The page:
In that process I became an author.
When I made a project called Massive Change I discovered something that would once again transform my work and life. I was asked by the Vancouver Art Gallery to do a major exhibition on the future of design.
In my research I found an extraordinary quote by a British Historian named Arnold Toynbee. Toynbee had written a twenty-volume history of the world and declared that in the long sweep of history the twentieth century would not be known for either technology and innovation or violence and conflict. Instead it would be remembered as an “era in which we dared to imagine the welfare of the entire human race as a practical objective.”
When I read that I thought, “Wow! That is the biggest idea I have ever heard. That is the place of design I have been living. That is what every designer I know is committed to — even if they might not say it that way.”
I set up a design education prototype to produce the project. The institute without Boundaries was a purpose-driven, entrepreneurial, experience based design education experiment. We took a very tough challenge — an exhibition on the future of design — and did it in a very public context and in doing so accelerated entrepreneurial design learning.
This idea of design as the method we would use to address the “welfare of the whole human race as a practical objective” was profoundly optimistic. But the mood of the day was quite gloomy. It still is. Almost everyone I knew told me I was nuts, especially older people. They said, “We should have done that but we didn’t. Don’t go there. The world is going to hell in a handcart and design is driving it there.”
My own experience told me otherwise. I saw a movement all over the world of people committed to solving the problems we were facing. I saw people collaborating across boundaries of language and religion and nationality and discipline to design and develop solutions to problems that have vexed us in some cases since the beginning of time. Even though we have a grindingly negative media structurally focused on violence and conflict, the dominant story of our time is Massive Change — collaboration, optimism, and design.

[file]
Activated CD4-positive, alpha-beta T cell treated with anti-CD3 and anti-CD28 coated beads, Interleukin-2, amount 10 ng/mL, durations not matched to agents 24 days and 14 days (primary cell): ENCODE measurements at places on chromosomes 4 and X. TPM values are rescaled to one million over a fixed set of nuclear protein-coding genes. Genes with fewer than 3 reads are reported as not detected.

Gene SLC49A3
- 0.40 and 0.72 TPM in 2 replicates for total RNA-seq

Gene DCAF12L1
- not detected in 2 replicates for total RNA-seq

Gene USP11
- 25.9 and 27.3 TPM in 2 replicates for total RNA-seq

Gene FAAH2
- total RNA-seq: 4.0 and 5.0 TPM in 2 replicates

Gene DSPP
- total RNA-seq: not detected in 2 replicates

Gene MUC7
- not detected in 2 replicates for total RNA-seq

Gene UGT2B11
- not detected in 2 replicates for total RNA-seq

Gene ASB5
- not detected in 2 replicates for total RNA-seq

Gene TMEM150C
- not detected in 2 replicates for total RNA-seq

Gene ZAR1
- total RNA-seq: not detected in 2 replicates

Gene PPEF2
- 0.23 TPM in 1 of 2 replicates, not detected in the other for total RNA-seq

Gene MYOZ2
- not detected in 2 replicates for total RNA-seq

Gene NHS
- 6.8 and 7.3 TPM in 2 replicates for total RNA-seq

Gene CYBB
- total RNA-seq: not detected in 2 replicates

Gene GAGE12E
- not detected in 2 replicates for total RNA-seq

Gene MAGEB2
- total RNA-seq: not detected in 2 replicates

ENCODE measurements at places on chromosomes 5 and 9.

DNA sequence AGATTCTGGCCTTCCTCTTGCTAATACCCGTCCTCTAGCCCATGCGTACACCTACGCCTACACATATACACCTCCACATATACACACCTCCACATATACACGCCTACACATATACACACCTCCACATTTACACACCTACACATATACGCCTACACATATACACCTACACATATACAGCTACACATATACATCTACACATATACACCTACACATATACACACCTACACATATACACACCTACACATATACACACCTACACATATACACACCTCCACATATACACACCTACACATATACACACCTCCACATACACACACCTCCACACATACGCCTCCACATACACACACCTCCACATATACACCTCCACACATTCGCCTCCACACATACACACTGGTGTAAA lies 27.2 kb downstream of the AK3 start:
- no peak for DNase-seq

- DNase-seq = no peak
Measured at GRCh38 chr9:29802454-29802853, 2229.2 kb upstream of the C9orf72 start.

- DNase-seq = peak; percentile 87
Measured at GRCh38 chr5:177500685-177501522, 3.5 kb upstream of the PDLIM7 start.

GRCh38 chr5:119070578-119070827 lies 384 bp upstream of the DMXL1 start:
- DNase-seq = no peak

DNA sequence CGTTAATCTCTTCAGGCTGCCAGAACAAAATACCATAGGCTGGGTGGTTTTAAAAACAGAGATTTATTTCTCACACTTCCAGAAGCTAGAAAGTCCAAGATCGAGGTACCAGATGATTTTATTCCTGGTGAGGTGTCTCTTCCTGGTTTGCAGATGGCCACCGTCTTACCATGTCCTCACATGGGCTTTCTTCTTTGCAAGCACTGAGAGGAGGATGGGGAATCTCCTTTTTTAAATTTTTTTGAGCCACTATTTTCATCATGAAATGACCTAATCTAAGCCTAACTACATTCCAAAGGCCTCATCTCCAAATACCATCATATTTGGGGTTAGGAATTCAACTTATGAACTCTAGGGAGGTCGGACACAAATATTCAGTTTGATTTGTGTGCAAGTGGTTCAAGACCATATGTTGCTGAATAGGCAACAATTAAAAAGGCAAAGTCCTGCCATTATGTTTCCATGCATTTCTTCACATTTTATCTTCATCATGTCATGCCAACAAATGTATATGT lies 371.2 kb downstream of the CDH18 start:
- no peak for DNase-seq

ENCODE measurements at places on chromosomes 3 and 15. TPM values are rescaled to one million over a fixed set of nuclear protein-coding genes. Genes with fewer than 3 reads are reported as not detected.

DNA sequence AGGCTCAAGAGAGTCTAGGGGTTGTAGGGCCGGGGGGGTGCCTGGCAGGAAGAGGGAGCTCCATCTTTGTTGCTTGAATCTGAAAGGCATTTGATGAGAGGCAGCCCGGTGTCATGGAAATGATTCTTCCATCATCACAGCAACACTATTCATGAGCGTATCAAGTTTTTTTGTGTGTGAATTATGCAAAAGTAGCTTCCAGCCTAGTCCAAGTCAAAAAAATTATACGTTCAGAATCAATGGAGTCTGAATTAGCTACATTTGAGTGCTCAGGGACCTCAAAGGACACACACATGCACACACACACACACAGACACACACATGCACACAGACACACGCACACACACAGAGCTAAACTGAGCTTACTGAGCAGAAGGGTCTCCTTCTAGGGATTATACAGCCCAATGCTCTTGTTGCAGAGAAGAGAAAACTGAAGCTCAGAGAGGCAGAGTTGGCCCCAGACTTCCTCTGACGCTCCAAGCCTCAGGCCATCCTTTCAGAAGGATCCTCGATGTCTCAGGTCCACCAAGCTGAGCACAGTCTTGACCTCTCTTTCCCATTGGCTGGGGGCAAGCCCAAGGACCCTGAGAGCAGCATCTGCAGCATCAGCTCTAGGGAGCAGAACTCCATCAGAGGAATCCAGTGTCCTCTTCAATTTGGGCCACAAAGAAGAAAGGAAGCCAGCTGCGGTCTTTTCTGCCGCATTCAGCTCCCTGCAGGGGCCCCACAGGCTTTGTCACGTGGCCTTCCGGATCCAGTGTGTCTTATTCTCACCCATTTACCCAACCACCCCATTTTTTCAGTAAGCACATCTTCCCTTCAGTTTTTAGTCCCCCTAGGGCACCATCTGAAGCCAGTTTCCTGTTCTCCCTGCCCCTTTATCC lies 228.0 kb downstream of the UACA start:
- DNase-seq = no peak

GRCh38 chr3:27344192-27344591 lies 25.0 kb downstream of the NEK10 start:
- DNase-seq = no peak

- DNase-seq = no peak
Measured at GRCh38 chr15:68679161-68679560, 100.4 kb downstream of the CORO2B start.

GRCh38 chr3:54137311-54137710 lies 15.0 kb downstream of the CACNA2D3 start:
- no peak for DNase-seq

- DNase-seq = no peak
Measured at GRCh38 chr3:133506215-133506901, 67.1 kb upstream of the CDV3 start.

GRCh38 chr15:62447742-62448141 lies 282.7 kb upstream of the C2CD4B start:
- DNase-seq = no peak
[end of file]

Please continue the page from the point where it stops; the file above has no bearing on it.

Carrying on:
I once told my wife that if we published a newspaper called Reality, it would be a mile thick. The first quarter inch is the New York Times, and it scares the hell out of you. The rest of the mile is Massive Change. Somehow the biggest movement in human history is not a story. It is as if the image of our goodness is so beautiful that we can’t bear to look at it directly.
We produced Massive Change and in the process met a few hundred of the world’s great innovators and designers solving the greatest challenges of our time.
Massive Change opened in Vancouver to great success and I thought we had nailed it. But I visited a high school in Vancouver and a group of students told me they liked the idea but I wasn’t thinking big enough. I said, “It’s the welfare of all mankind as a practical objective — what could be bigger than that?” They said, “Take out “all mankind” and replace it with “all of life” — that is our project: the welfare of all of life as a practical objective.”
When Massive Change went to Chicago, my wife and I moved our family with it. I was given an honorary doctorate at the School of the Art Institute, and became the Bill and Stephanie Sick Distinguished Professor and a Distinguished Fellow at the Segal Design Institute at the School of Engineering, Northwestern University. We began a process of setting up something like an Institute without Boundaries in Chicago in the great tradition of Moholy Nagy’s New Bauhaus, and Stanley Tigerman’s Archeworks.